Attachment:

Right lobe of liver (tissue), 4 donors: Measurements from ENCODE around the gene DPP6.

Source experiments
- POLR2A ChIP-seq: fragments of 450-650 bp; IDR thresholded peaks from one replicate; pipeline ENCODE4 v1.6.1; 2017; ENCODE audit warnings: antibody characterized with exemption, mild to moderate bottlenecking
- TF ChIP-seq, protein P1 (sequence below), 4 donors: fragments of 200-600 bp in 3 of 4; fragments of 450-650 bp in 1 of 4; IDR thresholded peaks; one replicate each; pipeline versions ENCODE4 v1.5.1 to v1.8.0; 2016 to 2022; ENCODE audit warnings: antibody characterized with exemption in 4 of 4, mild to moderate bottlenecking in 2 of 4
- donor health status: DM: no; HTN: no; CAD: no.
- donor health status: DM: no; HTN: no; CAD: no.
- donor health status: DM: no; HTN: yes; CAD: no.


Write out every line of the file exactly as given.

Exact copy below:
Right lobe of liver (tissue), 4 donors: Measurements from ENCODE around the gene DPP6.

Source experiments
- POLR2A ChIP-seq: fragments of 450-650 bp; IDR thresholded peaks from one replicate; pipeline ENCODE4 v1.6.1; 2017; ENCODE audit warnings: antibody characterized with exemption, mild to moderate bottlenecking
- TF ChIP-seq, protein P1 (sequence below), 4 donors: fragments of 200-600 bp in 3 of 4; fragments of 450-650 bp in 1 of 4; IDR thresholded peaks; one replicate each; pipeline versions ENCODE4 v1.5.1 to v1.8.0; 2016 to 2022; ENCODE audit warnings: antibody characterized with exemption in 4 of 4, mild to moderate bottlenecking in 2 of 4
- donor health status: DM: no; HTN: no; CAD: no.
- donor health status: DM: no; HTN: no; CAD: no.
- donor health status: DM: no; HTN: yes; CAD: no.